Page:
Every marriage needs to be filled with faith. While the entire Word of God is a resource, I especially turn to what has been called the “hall of fame of faith” in the 11th chapter of Hebrews. Here are some of the character traits exhibited by these men and women.
They acknowledged that they were strangers and exiles on the earth.They were seeking a homeland. They desired a better country, a heavenly one. (Hebrews 11:13-16)
Of Moses in particular, it is said that he “considered the reproach of Christ greater wealth than the treasures of Egypt, for he was looking to the reward…he endured as seeing Him who is invisible.” (11:26-27)
Christian marriages that endure are marked by a husband and wife that are seeing the invisible One. Those who are seeking their true homeland are less likely to devalue their current marriage and conclude that they deserve something better.
I do embrace the “needs based approach” by the way, and I recommend books such as “Love & Respect” to couples all the time. My wife and I lead a regular class using these resources and to me they are the yellow lines on the road to help us stay on track. It makes sense to understand our differences and to be intentional in making wise marital choices in the practical “day to day.” The aforementioned verses however, to me are the very road itself.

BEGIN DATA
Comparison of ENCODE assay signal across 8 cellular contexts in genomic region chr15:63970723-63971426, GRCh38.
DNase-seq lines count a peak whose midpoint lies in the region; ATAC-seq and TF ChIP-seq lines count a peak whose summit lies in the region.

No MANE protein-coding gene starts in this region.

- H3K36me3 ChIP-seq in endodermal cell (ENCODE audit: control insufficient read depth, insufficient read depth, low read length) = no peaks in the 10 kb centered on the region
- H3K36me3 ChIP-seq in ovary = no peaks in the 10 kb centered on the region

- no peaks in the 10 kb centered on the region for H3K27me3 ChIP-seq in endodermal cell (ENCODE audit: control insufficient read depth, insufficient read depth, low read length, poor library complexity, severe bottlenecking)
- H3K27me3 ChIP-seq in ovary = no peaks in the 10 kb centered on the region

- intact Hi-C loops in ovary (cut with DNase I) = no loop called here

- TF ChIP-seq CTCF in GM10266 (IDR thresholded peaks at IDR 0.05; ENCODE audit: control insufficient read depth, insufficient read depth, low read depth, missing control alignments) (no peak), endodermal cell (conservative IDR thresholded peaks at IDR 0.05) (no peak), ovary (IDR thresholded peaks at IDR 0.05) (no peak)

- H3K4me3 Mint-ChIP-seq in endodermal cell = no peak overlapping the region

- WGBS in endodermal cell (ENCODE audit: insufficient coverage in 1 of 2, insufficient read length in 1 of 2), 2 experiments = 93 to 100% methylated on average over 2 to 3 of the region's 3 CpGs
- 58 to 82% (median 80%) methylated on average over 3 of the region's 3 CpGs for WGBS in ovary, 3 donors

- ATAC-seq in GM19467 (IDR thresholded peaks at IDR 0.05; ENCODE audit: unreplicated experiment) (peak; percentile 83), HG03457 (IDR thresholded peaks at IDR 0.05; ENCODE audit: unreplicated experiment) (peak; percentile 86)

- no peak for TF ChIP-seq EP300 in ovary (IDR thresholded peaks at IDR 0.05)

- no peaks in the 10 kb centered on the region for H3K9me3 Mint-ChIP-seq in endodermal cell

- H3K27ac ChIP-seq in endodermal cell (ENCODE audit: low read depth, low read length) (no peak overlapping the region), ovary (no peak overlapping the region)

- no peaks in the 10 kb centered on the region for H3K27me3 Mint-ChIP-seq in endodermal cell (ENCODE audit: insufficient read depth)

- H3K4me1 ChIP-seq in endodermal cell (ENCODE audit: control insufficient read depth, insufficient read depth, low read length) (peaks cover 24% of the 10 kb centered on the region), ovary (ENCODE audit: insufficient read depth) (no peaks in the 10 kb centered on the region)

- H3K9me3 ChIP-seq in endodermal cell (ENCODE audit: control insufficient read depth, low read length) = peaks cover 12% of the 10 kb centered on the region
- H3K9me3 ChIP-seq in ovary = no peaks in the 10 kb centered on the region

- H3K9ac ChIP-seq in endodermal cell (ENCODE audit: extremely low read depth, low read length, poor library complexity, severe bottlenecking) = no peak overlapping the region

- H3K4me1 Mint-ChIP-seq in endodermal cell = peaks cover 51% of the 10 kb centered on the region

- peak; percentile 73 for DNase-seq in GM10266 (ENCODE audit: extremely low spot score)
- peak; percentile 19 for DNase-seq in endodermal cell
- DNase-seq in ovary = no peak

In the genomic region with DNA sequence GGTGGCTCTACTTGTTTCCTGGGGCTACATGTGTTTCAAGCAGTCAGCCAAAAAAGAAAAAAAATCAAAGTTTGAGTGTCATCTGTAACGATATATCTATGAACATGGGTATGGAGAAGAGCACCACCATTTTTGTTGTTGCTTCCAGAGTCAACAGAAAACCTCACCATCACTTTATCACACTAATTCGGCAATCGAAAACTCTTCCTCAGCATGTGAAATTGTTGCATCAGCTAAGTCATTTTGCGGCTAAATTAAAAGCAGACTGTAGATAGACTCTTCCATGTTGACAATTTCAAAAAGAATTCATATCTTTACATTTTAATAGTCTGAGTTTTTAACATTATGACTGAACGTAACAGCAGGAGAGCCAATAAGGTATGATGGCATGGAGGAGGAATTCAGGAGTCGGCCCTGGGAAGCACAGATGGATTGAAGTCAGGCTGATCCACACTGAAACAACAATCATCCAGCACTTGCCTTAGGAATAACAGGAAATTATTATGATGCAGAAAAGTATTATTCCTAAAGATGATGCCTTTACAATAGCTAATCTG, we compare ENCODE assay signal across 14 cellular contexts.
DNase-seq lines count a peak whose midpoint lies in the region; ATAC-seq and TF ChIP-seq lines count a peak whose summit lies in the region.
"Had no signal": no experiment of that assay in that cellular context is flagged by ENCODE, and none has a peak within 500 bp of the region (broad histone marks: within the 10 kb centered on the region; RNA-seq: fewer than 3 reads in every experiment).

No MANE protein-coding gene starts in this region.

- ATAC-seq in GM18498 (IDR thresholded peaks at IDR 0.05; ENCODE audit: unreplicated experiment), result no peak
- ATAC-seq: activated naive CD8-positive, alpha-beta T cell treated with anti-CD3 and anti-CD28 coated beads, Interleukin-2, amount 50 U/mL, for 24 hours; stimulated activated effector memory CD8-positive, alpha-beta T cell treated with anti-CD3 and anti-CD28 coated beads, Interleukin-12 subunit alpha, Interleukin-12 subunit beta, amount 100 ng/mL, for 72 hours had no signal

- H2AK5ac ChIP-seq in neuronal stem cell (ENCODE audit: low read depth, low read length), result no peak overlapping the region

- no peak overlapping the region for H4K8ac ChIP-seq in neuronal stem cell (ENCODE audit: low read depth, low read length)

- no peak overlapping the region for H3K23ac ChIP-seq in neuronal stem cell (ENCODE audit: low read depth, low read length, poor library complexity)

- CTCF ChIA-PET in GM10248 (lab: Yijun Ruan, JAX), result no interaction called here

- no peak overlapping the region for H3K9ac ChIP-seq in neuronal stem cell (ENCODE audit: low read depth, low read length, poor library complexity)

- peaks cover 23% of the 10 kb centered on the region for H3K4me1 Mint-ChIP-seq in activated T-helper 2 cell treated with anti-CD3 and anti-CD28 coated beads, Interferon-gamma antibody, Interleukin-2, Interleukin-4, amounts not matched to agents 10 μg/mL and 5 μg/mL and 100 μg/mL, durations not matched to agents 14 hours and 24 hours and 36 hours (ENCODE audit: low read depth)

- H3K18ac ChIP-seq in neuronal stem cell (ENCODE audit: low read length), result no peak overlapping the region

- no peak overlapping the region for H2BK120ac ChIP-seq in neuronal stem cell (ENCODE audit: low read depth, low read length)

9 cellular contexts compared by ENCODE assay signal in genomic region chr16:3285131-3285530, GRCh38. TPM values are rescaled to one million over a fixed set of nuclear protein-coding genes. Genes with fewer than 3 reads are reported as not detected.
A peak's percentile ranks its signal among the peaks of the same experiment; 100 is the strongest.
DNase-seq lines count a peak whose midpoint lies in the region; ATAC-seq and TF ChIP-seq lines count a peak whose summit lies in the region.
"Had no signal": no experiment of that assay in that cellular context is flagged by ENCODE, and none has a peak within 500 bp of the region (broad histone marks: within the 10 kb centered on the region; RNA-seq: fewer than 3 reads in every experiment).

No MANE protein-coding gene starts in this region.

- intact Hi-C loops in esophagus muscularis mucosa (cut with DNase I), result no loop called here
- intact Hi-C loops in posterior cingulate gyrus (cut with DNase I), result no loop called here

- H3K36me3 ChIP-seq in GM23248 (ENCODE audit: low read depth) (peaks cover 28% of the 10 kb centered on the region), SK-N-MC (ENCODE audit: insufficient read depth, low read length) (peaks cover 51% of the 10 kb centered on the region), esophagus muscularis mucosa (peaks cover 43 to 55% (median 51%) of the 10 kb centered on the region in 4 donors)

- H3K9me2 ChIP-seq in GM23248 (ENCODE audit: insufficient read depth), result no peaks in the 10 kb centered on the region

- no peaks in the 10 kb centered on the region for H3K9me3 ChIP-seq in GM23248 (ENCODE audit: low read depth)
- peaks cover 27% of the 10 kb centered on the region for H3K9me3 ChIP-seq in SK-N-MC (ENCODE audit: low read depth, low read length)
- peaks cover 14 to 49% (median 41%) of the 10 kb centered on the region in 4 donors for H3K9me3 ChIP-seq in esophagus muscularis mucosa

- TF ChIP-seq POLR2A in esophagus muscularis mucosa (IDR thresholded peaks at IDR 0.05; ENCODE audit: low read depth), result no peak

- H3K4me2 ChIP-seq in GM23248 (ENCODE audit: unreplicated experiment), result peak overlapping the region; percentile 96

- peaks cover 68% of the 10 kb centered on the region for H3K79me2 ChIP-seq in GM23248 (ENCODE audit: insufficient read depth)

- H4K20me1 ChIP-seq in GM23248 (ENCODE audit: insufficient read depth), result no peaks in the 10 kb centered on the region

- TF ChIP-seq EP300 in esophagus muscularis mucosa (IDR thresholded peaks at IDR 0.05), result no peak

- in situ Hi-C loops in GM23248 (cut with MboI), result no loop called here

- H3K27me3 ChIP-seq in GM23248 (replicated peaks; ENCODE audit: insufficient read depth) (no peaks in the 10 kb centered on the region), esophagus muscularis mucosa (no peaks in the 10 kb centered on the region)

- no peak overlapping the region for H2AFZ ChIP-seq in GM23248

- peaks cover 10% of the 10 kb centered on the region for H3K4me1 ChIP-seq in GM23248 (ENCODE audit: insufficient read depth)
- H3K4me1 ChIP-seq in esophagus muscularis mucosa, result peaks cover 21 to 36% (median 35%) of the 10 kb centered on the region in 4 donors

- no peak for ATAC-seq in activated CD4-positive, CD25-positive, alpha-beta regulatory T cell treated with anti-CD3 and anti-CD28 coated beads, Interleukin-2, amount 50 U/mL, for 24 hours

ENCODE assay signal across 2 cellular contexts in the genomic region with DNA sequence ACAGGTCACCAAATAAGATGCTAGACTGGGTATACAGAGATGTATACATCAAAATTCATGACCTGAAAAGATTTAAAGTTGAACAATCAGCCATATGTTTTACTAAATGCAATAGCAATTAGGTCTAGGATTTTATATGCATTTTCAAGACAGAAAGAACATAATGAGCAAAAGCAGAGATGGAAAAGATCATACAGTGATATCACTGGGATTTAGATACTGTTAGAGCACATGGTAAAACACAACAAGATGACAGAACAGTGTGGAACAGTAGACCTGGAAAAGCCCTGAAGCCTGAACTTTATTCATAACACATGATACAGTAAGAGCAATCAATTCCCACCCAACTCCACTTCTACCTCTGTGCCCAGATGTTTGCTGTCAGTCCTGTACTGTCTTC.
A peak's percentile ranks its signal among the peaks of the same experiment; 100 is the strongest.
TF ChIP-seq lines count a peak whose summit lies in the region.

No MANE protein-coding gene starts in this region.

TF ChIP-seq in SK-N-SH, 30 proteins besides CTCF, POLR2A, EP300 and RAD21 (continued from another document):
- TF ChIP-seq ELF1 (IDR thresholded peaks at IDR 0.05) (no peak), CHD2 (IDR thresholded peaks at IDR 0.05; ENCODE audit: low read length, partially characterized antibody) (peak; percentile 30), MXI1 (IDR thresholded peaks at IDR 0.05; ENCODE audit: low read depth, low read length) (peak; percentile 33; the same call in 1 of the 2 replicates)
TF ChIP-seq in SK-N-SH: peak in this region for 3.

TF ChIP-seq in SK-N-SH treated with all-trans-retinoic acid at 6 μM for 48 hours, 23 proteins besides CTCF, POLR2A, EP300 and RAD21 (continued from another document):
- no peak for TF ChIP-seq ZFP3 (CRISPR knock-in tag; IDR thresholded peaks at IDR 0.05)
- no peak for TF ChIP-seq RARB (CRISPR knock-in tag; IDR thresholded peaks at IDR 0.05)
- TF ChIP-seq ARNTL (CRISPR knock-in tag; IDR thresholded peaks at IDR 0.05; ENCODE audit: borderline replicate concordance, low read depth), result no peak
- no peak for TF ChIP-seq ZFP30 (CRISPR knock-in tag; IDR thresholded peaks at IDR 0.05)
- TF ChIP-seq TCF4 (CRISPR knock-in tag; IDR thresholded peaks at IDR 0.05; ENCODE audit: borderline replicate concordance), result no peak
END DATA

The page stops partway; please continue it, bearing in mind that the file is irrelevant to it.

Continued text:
There will be “reproach” to be borne in this life. Standing up for Christ has a price attached. It’s not always popular to be godly. Christians that are not able to navigate this path will find themselves being drawn back towards the treasure of Egypt. In the midst of dullness, even the cheap glitter looks appealing.
The same principle applies in Christian marriage. Husbands and wives lose their “faith focus” when they begin to categorize themselves as unable to endure the marital challenge. One of the toxic effects of our entitlement culture upon the church has been the “dumbing down” of discipleship. We’ve made it fit the culture in order to retain some sort of appeal to the masses.
Transfer this grid into the most intense church community that exists – marriage! The “lines in the sand” have become grossly premature. In other words, what a husband or wife is willing to put up with, or endure, has reached an extremely low level. The solution will rarely be found in your spouse’s improvement. There is only one ship’s rudder that you can control – your own.
Don’t demand change; believe for it.